For the 3½ years of the program spent in Human Ecology, full support will be provided. Students are expected to pay Law School tuition in years 3 and 4, and the Spring semester of year 6.  During the 2½ years the student is in the law school, it is possible, but not guaranteed, that they will have some grant funding. 

Please note that students interested in receiving possible funding for the time in the law school must apply directly to the law school for financial aid.  

YEAR 1:FALL CHE FULL SUPPORTSPRING CHE FULL SUPPORT
Year 2:Fall CHE Full SupportSpring CHE Full Support
Year 3:Fall Law TuitionSpring Law Tuition
Year 4:Fall Law TuitionSpring Law Tuition
Year 5:Fall CHE Full SupportSpring CHE Full Support
Year 6:Fall CHE Full SupportSpring Law Tuition

Please read more about funding in Human Development and Law School Tuition and Expenses

Applying 

To participate in the dual degree program, students must initially apply to and be accepted by both the Graduate Field of Human Development and the Law School.  Admission to one program does not guarantee admission to the other.  Note that applications to the PhD/JD program in Developmental Psychology/ Law will be reviewed continuously. However, it is strongly recommended that prospective students apply as early as possible to both schools.

Questions regarding applications, program information and other queries should be directed to Allison Hermann, Research & Outreach Manager, amh352@cornell.edu

After submitting their applications, students should contact the Director of the Law, Psychology and Human Development Program, Professor Charles Brainerd (cb299@cornell.edu), in order to facilitate review.

Application information

The Graduate School and the Law School each have comprehensive checklists for all the documents and materials that prospective students should prepare for their applications. 

Cornell Graduate School
Apply to Human Development
Final Application Deadline: December 1st
More information about admissions to Human Development 

Cornell Law School
Apply to the Law School
Final Application Deadline: February 1st

Contacts

Students who are interested in applying for Dual Degree studies should contact the Law, Psychology and Human Development Assistant, Allison Hermann:

Allison Hermann, Research & Outreach Manager
G251 Martha Van Rensselaer Hall
Email: amh352@cornell.edu
Phone: 607-255-7735

Marianne Arcangeli, Human Development Graduate Field Assistant
HD Graduate Field Office
G201 Martha Van Rensselaer Hall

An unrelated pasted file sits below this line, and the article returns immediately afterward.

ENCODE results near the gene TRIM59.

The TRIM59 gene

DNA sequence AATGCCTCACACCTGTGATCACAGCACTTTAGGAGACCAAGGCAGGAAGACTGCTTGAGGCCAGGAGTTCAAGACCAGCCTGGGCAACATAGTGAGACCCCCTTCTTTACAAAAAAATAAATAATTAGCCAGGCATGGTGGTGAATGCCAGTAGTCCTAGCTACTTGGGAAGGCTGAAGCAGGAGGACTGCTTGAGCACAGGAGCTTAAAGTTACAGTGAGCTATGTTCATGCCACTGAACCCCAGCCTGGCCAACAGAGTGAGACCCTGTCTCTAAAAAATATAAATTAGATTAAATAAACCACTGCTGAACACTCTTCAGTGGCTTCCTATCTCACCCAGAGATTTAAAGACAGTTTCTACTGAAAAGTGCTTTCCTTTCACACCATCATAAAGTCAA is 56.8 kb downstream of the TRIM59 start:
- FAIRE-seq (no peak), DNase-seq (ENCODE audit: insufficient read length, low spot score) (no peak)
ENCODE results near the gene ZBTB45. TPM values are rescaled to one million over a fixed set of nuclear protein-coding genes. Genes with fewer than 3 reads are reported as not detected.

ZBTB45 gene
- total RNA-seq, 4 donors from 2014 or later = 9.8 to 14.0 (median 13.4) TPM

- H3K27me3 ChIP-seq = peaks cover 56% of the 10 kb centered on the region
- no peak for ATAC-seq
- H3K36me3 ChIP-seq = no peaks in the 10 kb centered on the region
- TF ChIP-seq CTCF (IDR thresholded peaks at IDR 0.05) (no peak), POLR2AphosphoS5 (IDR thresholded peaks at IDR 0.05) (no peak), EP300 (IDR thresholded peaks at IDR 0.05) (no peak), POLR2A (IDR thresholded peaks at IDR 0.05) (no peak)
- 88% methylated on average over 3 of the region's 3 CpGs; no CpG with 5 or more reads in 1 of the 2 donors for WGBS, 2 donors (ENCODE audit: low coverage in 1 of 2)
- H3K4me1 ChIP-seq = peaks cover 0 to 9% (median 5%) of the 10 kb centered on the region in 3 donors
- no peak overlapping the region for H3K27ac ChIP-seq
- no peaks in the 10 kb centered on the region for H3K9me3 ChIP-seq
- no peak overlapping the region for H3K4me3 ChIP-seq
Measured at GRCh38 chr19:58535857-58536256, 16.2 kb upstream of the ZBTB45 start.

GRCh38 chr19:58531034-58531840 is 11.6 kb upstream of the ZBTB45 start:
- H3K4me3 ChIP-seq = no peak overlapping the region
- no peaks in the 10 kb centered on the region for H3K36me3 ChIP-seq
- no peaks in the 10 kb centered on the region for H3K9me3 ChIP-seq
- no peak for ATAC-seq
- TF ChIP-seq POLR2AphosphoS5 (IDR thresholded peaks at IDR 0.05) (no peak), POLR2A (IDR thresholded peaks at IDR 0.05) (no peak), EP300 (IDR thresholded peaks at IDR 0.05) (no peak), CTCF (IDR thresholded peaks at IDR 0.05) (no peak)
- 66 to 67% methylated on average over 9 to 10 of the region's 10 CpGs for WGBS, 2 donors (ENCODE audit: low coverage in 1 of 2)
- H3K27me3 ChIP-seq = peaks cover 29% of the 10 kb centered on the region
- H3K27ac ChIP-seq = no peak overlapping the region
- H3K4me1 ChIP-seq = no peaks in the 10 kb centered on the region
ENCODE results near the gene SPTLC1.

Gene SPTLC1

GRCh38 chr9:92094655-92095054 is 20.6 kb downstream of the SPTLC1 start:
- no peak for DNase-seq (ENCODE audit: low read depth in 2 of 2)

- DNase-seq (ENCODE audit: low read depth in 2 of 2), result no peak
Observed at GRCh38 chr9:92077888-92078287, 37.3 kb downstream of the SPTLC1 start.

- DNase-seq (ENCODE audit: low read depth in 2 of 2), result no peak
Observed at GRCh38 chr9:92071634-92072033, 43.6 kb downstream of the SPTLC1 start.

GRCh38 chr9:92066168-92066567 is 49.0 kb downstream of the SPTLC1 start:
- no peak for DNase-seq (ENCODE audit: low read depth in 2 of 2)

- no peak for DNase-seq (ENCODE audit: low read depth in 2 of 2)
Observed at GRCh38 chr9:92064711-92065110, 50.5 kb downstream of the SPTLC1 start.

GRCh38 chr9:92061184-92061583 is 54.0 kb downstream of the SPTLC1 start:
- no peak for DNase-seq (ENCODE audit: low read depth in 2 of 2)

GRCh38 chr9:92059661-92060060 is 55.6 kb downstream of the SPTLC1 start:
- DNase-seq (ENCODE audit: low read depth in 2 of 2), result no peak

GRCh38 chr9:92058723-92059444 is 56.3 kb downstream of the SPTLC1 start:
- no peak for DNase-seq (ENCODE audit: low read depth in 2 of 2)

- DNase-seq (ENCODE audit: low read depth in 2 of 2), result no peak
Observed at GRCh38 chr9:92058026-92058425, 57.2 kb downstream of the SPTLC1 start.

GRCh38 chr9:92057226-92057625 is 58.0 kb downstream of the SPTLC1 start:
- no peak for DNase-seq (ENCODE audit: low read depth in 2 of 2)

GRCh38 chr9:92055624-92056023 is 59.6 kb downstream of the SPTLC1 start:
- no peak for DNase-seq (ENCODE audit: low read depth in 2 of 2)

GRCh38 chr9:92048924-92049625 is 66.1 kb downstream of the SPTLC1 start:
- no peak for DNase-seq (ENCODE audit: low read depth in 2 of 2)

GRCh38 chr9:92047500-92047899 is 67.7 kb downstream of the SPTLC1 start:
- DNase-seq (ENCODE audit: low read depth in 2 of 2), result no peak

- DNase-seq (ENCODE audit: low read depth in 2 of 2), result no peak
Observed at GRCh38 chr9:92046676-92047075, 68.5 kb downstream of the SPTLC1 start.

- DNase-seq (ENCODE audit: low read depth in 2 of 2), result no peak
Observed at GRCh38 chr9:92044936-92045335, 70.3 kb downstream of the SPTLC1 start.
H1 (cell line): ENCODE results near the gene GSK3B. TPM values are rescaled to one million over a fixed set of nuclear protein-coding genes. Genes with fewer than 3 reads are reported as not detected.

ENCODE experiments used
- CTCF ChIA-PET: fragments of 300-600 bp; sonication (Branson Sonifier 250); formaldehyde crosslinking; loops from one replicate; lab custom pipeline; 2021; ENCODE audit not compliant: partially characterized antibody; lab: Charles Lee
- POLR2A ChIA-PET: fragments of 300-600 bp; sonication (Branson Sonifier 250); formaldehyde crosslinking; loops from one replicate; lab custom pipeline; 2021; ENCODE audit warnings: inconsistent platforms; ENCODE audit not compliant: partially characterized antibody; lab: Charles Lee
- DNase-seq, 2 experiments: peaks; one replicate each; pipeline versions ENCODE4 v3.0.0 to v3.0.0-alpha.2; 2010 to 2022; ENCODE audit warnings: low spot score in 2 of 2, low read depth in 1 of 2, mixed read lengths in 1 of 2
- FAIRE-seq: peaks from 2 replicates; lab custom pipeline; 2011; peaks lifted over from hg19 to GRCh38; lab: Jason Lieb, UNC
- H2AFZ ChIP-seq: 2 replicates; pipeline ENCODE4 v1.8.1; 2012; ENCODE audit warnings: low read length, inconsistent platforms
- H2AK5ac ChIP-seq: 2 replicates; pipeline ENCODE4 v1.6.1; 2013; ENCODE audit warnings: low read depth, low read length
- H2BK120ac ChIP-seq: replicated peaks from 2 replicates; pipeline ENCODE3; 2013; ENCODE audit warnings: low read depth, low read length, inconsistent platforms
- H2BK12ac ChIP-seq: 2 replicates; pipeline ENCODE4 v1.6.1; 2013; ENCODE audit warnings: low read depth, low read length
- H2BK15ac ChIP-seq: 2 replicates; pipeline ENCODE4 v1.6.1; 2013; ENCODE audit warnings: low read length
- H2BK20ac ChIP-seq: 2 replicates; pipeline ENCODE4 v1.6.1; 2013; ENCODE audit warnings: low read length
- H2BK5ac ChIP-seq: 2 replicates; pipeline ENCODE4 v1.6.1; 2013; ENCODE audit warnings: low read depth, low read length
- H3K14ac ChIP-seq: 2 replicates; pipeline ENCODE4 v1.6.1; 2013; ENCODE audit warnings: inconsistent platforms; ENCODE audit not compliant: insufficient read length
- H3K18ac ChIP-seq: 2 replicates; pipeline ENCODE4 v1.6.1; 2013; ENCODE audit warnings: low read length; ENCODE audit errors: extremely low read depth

Email: ma84@cornell.edu
Phone: 607-255-4661

Questions regarding admissions to the Law School may be directed to lawadmit@lawschool.cornell.edu.

Dual Degree Faculty 

Cornell University’s LPHD faculty spans three colleges—Human Ecology, the Law School, and Arts and Sciences —and includes some of the leading scholars in topics ranging from memory and eye-witness testimony to decision-making, jury psychology, and cognition in children and adults. Their work aims to shed light on topics intrinsic to the law and justice, with the hope that advancements in our knowledge of people, crime, memory and testimony, motivation and culpability can lead, ultimately, to a more just legal system.

John Blume
JD, Professor of Law
Director of Cornell Death Penalty Project

Charles Brainerd
Ph.D., Developmental and Experimental Psychology
Human Development
Director of Law, Psychology and Human Development Program
Memory and Neuroscience Laboratory

Stephen J. Ceci 
Ph.D., Developmental Psychology
Helen L. Carr Chaired Professor of Psychology
SUNY Distinguished Professor

Kevin M. Clermont
JD
Ziff Professor of Law

Valerie P. Hans
Ph.D., Social Psychology
Professor of Law

Sheri L. Johnson
JD, Professor of Law
Assistant Director of Cornell Death Penalty Project

Laura Niemi
Ph.D., Social Psychology & Social Neuroscience
Department of Psychology

David Pizarro
Ph.D., Social Psychology
Associate Professor of Psychology

Jeffrey J. Rachlinski
JD, Ph.D., Psychology
Professor of Law

Valerie F. Reyna
Ph.D., Developmental and Experimental Psychology
Department of Human Development
Laboratory for Rational Decision Making

Robert Sternberg
Ph.D., Psychology
Professor of Human Development

Qi Wang
Ph.D., Psychology
Professor of Human Development

Wendy M. Williams
Ph.D., Experimental Psychology
Human Development

Contacts

Jane E. Mendel, Director of Graduate Studies
Martha Van Rensselaer Hall, Room G213
E-mail: Psych-DGS@cornell.edu
Phone: 607-255-0844

Marianne Arcangeli, Graduate Field Assistant, Psychology - Human Development
Martha Van Rensselaer Hall, Room G201
E-mail: ma84@cornell.edu
Phone: 607-255-4661